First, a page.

Tate’s thesis, Fourier Analysis in Number Fields and Hecke’s Zeta-Functions (Princeton, 1950) first appeared in print as Chapter XV of the conference proceedings Algebraic Number Theory, edited by Cassels and Frölich (Thompson Book Company, Washington, DC, 1967). In it, Tate provides an elegant and unified treatment of the analytic continuation and functional equation of the L-functions attached by Hecke to his Größencharaktere in his pair of papers [7]. The power of the methods of abelian harmonic analysis in the setting of Chevalley’s adèles/idèles provided a remarkable advance over the classical techniques used by Hecke.1 A sketch of the analogous interpretation of classical automorphic forms in terms of nonabelian harmonic analysis—automorphic representations—is given in the next chapter. The development of the theory of automorphic representations for arbitrary reductive groups G is one of the major achievements of mathematics of the later part of the twentieth century. And, of course, this development is still under way, as is evident from the later chapters [6]. In hindsight, Tate’s work may be viewed as giving the theory of automorphic representations and L-functions of the simplest connected reductive group G = GL(1), and so it remains a fundamental reference and starting point for anyone interested in the modern theory of automorphic representations.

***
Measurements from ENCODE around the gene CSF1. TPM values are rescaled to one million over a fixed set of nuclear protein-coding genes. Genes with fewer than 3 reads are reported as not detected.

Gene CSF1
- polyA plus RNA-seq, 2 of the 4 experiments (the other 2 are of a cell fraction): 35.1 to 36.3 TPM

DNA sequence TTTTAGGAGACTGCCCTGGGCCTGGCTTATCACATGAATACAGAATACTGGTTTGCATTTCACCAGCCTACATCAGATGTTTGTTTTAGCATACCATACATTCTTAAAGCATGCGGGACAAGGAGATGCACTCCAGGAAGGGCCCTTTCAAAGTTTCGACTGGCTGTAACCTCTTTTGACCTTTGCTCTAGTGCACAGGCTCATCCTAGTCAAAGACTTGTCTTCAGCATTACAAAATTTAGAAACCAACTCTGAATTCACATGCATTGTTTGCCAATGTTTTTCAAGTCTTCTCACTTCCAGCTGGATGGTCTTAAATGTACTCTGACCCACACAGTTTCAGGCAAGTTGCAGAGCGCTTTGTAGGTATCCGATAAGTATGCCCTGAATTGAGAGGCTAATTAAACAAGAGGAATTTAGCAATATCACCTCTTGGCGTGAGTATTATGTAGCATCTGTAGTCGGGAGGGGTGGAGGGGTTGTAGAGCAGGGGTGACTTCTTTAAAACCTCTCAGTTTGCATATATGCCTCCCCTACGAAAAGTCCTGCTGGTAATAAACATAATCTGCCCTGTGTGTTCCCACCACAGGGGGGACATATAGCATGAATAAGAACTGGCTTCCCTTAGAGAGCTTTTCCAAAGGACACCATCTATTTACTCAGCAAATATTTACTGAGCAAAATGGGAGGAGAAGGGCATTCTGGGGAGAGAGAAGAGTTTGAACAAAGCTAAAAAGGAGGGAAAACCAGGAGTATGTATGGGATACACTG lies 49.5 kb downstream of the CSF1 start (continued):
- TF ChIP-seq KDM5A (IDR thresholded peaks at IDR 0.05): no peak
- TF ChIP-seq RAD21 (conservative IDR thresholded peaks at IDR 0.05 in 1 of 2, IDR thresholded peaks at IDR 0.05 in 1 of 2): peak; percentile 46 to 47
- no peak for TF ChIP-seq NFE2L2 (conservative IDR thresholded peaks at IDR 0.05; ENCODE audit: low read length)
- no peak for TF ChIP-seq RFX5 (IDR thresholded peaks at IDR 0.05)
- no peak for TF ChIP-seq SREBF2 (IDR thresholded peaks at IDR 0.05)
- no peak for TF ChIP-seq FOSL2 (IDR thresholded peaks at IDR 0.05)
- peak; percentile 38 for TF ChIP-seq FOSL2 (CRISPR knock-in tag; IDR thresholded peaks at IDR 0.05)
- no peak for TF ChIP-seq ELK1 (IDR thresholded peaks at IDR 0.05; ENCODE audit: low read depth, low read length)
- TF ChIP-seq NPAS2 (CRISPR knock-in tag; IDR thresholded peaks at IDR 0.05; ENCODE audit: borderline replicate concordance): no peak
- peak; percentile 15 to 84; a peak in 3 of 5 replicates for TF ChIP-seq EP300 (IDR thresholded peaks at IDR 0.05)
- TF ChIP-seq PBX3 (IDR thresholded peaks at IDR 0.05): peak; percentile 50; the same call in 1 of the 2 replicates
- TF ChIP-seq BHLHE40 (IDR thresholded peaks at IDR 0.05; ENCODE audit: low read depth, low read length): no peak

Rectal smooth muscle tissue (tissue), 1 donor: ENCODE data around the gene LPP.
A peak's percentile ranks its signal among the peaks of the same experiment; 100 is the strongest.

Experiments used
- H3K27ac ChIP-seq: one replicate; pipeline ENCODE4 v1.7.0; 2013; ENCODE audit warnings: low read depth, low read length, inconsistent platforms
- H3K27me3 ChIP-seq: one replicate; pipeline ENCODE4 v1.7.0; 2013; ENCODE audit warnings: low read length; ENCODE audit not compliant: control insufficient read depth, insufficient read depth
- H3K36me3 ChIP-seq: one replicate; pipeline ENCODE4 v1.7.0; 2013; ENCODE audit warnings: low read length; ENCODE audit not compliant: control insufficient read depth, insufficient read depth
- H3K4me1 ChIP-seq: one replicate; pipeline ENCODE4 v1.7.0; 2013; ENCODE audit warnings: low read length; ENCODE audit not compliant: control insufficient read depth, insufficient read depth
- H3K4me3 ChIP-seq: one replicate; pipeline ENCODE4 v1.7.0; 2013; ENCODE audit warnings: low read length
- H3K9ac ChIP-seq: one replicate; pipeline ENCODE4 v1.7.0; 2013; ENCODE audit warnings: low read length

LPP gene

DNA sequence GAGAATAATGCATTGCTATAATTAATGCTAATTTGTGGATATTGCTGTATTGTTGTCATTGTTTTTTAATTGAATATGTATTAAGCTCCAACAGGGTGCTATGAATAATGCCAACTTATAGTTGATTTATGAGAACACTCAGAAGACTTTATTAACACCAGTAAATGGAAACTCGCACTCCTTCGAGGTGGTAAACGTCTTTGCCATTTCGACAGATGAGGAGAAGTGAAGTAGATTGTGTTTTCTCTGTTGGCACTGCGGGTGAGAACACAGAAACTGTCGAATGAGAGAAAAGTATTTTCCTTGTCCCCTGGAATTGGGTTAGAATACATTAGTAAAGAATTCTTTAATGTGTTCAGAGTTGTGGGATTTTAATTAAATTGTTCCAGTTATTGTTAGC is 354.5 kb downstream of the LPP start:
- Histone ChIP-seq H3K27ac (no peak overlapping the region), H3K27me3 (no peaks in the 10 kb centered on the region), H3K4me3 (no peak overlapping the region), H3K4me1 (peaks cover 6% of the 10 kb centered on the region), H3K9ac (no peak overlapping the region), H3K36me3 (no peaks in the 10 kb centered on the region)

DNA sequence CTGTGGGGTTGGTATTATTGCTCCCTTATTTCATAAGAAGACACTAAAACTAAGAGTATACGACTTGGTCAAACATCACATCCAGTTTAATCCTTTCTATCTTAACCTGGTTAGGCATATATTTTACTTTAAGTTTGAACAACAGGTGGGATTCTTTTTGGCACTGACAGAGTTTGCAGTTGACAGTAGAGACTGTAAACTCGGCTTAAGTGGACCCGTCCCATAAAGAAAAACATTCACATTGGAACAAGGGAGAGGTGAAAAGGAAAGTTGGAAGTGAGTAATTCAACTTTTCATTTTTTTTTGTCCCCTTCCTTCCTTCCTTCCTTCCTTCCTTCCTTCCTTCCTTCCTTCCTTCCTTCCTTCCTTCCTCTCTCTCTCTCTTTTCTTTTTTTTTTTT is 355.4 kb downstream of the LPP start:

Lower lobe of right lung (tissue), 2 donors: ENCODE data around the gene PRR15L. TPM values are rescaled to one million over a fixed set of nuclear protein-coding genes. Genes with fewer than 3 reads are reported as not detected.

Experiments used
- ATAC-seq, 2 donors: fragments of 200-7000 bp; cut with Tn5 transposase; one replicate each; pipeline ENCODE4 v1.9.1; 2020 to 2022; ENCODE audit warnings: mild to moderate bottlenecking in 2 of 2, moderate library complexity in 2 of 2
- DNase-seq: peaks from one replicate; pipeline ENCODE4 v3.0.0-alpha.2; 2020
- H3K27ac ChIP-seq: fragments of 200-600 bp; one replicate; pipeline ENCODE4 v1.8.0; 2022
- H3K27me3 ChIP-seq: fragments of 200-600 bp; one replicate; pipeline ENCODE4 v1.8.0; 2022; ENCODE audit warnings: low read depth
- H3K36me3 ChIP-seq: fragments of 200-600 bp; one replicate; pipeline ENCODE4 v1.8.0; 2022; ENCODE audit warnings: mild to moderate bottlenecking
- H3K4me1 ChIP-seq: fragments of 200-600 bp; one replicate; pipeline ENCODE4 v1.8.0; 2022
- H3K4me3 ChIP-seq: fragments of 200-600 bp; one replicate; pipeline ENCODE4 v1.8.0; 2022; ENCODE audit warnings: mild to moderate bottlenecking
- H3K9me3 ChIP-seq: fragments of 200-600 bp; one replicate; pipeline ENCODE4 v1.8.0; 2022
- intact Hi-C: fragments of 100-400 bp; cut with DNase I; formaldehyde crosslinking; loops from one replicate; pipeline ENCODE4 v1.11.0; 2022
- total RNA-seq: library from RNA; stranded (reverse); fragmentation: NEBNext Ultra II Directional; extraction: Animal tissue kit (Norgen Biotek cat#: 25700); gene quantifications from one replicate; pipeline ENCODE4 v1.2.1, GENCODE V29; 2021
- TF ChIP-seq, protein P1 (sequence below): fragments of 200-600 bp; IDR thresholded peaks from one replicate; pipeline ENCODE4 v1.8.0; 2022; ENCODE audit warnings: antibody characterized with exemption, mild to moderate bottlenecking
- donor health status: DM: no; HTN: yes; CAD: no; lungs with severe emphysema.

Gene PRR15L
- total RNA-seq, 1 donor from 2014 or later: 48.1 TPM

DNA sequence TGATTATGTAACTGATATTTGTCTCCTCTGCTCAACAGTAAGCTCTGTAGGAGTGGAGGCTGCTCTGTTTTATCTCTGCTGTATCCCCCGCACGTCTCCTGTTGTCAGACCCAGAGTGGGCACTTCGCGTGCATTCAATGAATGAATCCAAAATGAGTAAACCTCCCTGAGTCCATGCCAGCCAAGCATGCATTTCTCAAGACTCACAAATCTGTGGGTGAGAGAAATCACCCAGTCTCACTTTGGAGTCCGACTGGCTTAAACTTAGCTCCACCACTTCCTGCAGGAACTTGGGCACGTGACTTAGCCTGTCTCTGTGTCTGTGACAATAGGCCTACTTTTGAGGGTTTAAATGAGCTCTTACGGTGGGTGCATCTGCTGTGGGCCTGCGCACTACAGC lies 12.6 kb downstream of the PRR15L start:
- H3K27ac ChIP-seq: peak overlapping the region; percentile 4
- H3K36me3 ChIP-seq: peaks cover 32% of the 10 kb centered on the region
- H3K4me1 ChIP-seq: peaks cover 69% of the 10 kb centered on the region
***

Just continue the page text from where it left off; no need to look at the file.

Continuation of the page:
Dirichlet Character Automorphic Representation Algebraic Number Theory Continuous Linear Functional Ideal Class Group 
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  • Stephen S. Kudla

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